gardenbeanspotatoes

The early bird gets the worm, they say, and when it comes to Texas gardening I really think that is true. Back in the Midwest, June through September were the months in which you could find garden goodness of all kinds.
gardencantaloupes

We now mostly count those months as off season months with their persistent heat and low rainfall. For years we have kind of known in the back of our minds that if you’re going to plant, it needs to be early… or late, for that matter.

gardencollards

Well, this year and last are the first two years we have had truly workable soil to speak of (thank you, Lord, for the straw and manure!). And this year and last are the first we’ve gotten a real jump start on the garden. We have, in essence, been planting seeds of one kind or another continuously since February.

gardenbeanflowers

We did have a crazy frost at one point and, frankly, if you’re going to plant as early as we did you have to either plan to cover rows or plan to lose something. The shifts in temperature can come on quick and so when we lost a portion of the beans and nearly all of the tomatillos to a late frost, we were grateful to still have seed in order to replant. We’re still working on the tomatillo germination situation but the beans have come back strong.

gardentomatoclose

This is also one of the first years in awhile that we’ve had both the time (no spring baby this year) and the space (south-facing windows in the kitchen) to continue to plant some fun and tasty new stuff. We have about 8-10 tomato plants that are flowering and putting off small fruit and I have about seven pots of peppers and eggplant that will need transplanting soon.

gardensummersquash

And I am starting to wonder what is going to happen with the squash. We planted eight hills with 2-3 plants on each hill that have survived. We really like squash – both fresh and preserved – and so far this heirloom variety seems true to the seeds packet boasting of “fast growing” and “prolific”.

gardencucumber

Oh, and do you know that it’s been nearly six years since we’ve grown a cucumber? I always assumed cucumbers were water suckers and with the water situation here always being somewhere between less than optimal to downright critical, I always bypassed the cukes in the seed catalogs. Well, this year we decided to order several heat- and drought-tolerant tomatoes, cucumbers, black-eyed peas, and cantaloupes from Native Seed Search. So these flowers are from one of about a half dozen Armenian Yard-Long Cucumbers that are coming along well.

gardenpumpkins

And then there is the pumpkin patch. As I mentioned previously, Abram snuck sixteen pumpkins into the Chicken Field when I wasn’t looking and they are looking good thus far. The soil beneath is really not that great but we’ve been mulching and watering and are very pleased with the Seminole Pumpkins we received from a reader (Thanks, J!).

This week we may harvest our first squash (and possibly some baby green beans!). The peas are drying up so we’ll save seed and plant pole beans there next, Lord willing. And the Red La Soda Potatoes need a final hilling up sometime soon. And did I mention that collard bed I had kind of given up on is coming back to life? Stewart got out there and weeded really thoroughly and found a bunch of plants I’d watered unwittingly.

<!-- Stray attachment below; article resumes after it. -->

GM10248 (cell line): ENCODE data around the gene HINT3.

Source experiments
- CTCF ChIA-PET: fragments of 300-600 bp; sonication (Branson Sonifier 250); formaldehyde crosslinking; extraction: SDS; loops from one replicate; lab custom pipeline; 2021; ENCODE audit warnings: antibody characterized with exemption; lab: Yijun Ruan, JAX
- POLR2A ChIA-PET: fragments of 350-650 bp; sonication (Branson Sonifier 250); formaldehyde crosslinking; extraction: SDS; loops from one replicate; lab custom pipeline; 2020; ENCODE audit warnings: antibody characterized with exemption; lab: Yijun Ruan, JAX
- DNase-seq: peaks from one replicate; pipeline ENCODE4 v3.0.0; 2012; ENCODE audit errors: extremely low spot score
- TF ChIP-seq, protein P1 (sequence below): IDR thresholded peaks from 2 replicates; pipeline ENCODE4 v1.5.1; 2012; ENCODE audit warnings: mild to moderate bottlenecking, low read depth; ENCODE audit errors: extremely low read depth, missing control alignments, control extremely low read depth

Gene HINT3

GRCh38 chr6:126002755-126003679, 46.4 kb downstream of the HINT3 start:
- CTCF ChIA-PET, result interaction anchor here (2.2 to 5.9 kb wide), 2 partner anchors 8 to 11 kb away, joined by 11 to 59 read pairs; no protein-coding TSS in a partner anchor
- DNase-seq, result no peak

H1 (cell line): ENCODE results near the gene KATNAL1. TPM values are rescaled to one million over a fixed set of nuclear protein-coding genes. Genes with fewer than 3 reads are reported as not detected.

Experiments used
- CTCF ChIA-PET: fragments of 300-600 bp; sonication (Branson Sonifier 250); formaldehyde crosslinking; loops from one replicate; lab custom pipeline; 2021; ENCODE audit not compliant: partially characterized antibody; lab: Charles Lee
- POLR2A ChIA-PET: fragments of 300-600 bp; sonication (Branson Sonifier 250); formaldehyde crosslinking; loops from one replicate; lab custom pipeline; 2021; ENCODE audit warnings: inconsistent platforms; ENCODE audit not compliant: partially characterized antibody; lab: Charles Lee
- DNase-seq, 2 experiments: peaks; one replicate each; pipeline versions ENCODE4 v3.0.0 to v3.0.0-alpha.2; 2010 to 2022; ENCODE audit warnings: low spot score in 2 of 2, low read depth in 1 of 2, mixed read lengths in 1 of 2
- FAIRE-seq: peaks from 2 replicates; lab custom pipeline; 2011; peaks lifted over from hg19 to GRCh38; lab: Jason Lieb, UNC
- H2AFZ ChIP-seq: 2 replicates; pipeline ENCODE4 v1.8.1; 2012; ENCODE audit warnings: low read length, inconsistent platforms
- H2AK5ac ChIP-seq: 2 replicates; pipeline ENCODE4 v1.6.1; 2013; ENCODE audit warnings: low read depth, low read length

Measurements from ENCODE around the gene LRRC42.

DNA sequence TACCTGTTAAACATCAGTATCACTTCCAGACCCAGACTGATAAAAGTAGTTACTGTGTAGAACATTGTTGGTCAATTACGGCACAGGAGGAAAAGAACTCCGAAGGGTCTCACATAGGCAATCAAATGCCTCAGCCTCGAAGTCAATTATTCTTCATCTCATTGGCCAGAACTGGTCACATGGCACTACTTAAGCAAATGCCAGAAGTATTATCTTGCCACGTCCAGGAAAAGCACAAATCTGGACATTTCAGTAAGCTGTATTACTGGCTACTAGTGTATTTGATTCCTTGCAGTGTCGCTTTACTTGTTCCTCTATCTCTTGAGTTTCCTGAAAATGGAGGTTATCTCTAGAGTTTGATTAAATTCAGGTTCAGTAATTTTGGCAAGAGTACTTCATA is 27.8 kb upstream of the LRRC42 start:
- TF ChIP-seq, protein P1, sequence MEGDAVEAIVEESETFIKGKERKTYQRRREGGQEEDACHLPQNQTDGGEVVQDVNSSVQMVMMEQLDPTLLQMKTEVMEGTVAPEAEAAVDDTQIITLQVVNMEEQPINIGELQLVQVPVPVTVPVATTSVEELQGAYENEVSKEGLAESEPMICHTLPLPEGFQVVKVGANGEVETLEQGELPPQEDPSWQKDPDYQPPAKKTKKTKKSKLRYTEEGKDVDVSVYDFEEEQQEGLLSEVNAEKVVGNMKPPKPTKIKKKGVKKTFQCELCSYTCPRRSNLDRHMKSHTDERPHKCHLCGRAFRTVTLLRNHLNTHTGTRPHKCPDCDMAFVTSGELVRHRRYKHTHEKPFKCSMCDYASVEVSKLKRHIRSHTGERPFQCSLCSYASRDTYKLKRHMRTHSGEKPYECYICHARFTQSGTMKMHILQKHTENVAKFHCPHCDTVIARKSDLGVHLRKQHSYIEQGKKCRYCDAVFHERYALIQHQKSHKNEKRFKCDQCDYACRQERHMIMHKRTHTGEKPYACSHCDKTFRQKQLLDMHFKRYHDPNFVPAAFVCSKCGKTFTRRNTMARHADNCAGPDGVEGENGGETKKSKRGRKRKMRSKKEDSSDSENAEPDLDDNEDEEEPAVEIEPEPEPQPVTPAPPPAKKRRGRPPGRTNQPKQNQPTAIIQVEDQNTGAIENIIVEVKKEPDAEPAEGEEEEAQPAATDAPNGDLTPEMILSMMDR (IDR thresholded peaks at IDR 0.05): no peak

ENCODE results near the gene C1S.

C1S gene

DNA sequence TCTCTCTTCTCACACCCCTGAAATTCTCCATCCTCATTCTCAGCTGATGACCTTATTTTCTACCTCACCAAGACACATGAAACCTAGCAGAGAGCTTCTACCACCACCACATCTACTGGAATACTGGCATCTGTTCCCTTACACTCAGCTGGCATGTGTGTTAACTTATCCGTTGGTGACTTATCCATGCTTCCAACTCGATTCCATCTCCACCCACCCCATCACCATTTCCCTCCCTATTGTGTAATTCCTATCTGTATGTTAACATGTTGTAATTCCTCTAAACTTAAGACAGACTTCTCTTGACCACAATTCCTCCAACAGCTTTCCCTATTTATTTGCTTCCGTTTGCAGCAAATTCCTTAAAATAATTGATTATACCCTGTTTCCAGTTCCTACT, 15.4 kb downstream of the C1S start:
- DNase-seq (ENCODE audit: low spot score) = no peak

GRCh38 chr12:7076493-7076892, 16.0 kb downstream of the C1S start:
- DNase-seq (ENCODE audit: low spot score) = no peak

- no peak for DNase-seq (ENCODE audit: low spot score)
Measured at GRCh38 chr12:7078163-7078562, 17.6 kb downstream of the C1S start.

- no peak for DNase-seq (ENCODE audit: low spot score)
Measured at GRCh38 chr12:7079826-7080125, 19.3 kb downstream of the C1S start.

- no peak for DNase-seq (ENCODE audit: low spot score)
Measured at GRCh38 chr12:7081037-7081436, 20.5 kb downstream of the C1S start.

Now, to give those tomatillos one final try…

What’s growing and blooming in your garden?

hogs
I have probably said this a hundred times now: Almost nothing on the homestead happens as we thought it might. Take for instance the prospect of raising hogs. We’d been talking about it for years but of course always had higher priorities. Chickens and dairy animals and barns for those dairy animals all came at the top of the list.

And then there is always this question of what will you feed the animal? We always thought it seemed like a good idea to have an abundance of eggs and milk and garden scraps before getting hogs. GMO corn and other animal feeds were something we wanted to avoid and, besides, we had a barn to finish and more milk animals to get online and didn’t even have a pigpen ready so surely raising hogs was a ways off, right?

hogs-in-trailer

Well, actually no, no it wasn’t. A couple of weeks ago our friend let us know that there were some wild hogs being kept by a family up the road from us and they were looking to get rid of them. So Stewart contacted them and they said sure, come on over. He had planned to go pick them up and bring them home to butcher and maybe I would can some of it.

hogs-in-pen

Well… they were practically babies, so out the window that went. So he brought them home and by mid-afternoon he had assembled a pen beneath the old camper and grabbed the first screaming hog and threw it into the pen. Within a couple of minutes she found a way out and took off so he doubled up the fencing and we tried again.

After that, the two hogs went in and haven’t come out since so now I guess we’re raising hogs… at least until we butcher them. And while I thought that first hog that got out was long gone, I was wrong about that too. A few days after the other two hogs got settled in, Stewart found her in the food forest while he was watering trees. Since he couldn’t catch her, we decided to go ahead and butcher her that evening and got our first taste of wild hog meat which is actually quite good, by the way.

And now, morning and evening, we feed them a collection of weeds, grass roots, cattails from our pond, whatever slop we have from the kitchen, and some non-GMO grain from a local grainary. I doubt we will repeat this endeavor once the jig is up for these hogs, but then again, we didn’t think we’d be getting hogs for quite sometime…

And here we are.